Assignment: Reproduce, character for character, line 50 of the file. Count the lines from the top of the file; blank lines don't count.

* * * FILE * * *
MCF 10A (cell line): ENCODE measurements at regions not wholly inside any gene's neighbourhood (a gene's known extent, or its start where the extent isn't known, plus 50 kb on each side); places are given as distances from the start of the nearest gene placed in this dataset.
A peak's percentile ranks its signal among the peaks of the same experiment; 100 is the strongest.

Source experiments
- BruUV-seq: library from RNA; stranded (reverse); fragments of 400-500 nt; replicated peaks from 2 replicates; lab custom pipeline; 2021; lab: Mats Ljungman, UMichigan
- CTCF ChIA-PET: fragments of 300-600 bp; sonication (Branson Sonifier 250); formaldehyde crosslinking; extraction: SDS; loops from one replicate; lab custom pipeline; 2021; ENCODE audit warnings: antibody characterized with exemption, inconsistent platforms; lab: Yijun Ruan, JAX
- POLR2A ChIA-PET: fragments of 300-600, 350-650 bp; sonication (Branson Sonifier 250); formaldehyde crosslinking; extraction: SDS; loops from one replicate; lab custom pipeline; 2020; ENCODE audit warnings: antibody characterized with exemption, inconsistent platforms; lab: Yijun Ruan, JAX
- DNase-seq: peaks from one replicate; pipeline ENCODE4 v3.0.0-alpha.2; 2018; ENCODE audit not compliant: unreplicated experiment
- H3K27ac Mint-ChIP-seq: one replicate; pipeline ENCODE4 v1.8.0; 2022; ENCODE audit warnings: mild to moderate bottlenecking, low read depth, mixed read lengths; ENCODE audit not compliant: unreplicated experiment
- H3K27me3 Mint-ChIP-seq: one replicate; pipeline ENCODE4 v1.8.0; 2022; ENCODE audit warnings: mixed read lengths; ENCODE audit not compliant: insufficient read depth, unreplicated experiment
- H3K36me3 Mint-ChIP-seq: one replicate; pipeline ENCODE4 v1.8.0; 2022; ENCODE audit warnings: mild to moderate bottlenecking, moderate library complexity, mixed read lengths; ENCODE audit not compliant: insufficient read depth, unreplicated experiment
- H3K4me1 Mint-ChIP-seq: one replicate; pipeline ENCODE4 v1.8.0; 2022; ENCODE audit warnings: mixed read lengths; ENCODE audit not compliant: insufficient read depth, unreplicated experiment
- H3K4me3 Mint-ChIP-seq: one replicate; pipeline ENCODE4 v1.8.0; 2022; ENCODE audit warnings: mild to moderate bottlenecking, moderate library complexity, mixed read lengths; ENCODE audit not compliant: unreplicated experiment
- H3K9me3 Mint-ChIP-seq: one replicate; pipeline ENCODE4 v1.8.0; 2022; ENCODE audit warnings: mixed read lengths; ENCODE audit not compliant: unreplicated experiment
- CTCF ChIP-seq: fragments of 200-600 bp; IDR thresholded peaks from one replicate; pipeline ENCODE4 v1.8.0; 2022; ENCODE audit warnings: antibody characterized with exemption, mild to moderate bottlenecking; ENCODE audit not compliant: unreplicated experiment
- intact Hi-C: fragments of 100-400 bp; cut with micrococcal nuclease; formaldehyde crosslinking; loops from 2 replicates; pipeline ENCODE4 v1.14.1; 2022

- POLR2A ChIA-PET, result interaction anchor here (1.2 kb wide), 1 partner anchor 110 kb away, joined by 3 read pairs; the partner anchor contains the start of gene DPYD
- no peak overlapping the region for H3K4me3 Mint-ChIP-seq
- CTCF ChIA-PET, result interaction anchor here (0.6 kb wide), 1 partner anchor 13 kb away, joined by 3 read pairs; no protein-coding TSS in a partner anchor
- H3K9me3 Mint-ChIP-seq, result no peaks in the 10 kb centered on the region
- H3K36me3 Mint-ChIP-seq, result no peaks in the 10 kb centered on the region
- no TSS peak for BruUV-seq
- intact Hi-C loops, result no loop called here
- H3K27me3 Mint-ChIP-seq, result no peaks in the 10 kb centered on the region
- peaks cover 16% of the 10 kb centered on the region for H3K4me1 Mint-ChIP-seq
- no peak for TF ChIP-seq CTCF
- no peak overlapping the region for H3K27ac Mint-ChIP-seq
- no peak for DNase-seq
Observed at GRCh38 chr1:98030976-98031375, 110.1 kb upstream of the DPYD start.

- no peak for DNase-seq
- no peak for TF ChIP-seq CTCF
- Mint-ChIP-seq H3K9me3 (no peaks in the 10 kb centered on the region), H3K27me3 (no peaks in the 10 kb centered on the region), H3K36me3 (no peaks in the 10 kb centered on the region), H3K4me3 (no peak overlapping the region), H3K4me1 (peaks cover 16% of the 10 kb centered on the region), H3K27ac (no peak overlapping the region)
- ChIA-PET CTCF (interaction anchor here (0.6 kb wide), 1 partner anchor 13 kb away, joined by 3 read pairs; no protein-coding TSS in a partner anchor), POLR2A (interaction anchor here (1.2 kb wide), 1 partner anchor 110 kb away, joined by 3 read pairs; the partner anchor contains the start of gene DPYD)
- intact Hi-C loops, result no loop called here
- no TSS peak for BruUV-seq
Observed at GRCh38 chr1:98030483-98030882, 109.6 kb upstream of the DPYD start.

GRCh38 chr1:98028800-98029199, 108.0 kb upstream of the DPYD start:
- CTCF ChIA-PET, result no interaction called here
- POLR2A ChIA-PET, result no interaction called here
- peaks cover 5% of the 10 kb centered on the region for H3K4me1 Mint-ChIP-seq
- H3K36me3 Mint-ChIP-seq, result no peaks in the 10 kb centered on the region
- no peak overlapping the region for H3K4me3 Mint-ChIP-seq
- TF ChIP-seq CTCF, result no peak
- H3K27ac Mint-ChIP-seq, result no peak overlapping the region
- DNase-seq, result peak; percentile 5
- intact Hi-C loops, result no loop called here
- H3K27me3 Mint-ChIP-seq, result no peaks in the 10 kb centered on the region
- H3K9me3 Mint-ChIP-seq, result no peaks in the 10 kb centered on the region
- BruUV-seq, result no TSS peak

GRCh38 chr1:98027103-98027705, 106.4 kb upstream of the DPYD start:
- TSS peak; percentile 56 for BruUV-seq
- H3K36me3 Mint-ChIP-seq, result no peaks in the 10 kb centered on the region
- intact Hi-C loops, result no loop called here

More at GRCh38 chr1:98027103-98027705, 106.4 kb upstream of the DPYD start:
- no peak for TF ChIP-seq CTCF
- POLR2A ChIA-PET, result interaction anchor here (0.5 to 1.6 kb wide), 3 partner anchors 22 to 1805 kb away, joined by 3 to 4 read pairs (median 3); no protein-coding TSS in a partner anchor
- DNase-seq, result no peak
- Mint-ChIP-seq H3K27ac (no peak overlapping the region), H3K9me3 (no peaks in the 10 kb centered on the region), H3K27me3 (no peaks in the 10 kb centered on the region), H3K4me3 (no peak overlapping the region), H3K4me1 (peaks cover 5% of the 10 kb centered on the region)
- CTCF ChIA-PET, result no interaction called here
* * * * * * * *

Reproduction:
- TSS peak; percentile 56 for BruUV-seq